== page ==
Gary Slutkin, M.D.

CeaseFire Founder and Professor of Epidemiology and International Health

Gary Slutkin is a professor at the University of Illinois at Chicago School of Public Health and the founder of CeaseFire, a unique, interdisciplinary, public health approach to violence prevention.

Slutkin is a physician trained in medicine, infectious disease control and reversing epidemics. In the early 1980s, Slutkin ran the Tuberculosis Program for the city of San Francisco when an epidemic of tuberculosis was occurring related to an influx of Vietnamese refugees. This effort increased the cure rate from 50% to 95%, dropped TB cases by over 50% and prevented a large scale epidemic of drug-resistant tuberculosis seen in several other cities throughout the country. Slutkin left San Francisco to move to Somalia where he worked on cholera and tuberculosis epidemics in refugees; and became assistant to the Director of Primary Health Care for the country. From Somalia, Slutkin was recruited by the World Health Organization Global Program on AIDS where he was assigned responsibility for supporting the Uganda AIDS epidemic. Uganda became the only country in Africa where the AIDS epidemic has been reversed. He also was responsible for developing the evaluation methods for measuring the spread of AIDS and documenting results, which are now used by over 90 countries.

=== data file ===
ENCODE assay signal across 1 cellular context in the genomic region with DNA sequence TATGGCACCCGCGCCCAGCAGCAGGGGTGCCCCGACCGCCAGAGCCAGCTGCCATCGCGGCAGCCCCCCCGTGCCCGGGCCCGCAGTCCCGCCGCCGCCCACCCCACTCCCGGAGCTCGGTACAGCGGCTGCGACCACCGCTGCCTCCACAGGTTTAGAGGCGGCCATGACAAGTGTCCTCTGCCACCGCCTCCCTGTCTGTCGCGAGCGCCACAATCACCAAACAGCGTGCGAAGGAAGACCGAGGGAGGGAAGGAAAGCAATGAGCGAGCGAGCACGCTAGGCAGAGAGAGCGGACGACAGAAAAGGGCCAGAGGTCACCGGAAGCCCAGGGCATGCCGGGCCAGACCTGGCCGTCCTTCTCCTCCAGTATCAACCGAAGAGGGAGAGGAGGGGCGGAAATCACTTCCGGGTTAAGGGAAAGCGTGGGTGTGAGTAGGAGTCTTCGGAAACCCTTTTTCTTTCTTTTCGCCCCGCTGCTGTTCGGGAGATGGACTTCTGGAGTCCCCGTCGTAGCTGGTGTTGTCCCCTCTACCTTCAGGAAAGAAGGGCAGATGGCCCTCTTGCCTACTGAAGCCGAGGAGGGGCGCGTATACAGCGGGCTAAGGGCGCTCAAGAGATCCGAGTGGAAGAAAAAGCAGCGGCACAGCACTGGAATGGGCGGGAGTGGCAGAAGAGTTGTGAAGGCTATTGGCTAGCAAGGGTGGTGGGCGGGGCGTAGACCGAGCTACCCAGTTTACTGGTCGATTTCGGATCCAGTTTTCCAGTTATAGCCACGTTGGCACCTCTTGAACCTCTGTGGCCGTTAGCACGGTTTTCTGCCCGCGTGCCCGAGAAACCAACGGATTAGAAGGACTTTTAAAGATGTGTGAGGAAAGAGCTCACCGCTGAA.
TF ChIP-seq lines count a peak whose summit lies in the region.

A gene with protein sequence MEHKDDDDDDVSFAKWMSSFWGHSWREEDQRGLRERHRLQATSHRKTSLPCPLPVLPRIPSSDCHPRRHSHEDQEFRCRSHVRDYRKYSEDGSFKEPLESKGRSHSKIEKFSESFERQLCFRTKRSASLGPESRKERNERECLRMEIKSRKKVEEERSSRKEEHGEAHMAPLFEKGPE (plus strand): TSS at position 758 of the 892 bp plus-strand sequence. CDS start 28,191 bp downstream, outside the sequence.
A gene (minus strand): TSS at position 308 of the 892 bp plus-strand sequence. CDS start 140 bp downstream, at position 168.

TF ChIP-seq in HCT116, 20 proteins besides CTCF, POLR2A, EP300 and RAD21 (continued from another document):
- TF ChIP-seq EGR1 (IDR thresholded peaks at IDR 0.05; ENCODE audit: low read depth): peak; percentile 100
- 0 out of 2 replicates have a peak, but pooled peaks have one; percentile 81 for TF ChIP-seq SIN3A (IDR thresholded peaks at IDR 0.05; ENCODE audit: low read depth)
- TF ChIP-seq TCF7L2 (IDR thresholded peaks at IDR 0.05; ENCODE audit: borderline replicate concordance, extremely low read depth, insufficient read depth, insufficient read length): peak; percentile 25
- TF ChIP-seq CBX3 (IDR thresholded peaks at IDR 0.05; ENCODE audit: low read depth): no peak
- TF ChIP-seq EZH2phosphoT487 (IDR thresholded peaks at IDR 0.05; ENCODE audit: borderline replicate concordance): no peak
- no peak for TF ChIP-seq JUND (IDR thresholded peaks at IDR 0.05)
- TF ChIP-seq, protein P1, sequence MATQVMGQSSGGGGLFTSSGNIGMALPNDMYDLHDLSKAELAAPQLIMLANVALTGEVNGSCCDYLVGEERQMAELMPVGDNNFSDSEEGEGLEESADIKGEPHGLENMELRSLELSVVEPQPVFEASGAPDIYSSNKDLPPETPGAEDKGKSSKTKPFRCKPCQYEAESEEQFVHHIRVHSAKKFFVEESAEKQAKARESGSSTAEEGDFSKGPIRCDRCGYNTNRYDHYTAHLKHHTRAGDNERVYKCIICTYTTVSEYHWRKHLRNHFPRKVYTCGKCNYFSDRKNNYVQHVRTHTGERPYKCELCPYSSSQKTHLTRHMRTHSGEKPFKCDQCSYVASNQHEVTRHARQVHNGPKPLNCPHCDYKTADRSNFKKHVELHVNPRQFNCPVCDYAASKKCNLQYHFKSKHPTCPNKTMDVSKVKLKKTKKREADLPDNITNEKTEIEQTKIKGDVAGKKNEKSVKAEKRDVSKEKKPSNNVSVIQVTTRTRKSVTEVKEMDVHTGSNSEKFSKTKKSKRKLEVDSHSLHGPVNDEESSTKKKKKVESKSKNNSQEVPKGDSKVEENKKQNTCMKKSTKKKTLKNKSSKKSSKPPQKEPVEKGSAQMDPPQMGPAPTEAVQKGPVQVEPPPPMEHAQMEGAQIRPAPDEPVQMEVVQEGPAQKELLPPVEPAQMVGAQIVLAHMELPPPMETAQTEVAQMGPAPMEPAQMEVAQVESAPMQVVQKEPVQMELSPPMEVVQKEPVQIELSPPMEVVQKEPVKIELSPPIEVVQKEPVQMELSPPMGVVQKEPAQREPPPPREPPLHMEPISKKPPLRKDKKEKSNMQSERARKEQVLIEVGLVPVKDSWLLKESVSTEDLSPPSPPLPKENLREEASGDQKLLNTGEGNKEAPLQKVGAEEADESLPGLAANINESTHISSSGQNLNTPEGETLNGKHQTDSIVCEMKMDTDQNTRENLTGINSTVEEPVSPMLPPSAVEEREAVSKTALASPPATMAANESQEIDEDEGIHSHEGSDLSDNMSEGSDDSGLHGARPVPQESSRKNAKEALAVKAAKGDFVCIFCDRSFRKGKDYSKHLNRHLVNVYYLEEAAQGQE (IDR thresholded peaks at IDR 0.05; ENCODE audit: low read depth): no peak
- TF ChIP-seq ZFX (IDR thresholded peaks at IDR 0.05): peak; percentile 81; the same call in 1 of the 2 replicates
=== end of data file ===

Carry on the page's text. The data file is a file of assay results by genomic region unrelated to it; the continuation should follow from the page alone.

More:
In 1995, Slutkin requested leave from WHO to return to the U.S. to work on the violence epidemic in the U.S. He began this work with a 6 month period in the Office of the Assistant Secretary of Health in 1994, and since 1995 has been working with Chicago leaders, clergy, community, and law enforcement to develop and implement a new strategy for violence reduction.

The first results of CeaseFire, an initiative of the Chicago Project for Violence Prevention, show an average of 45% reduction in shootings in the five neighborhoods. Some neighborhoods are showing up to 67% reductions. Project methods focus heavily on outreach workers hired from the community, clergy outreach, public education and community responses all working toward changing norms and expectations and to provide realistic alternatives.

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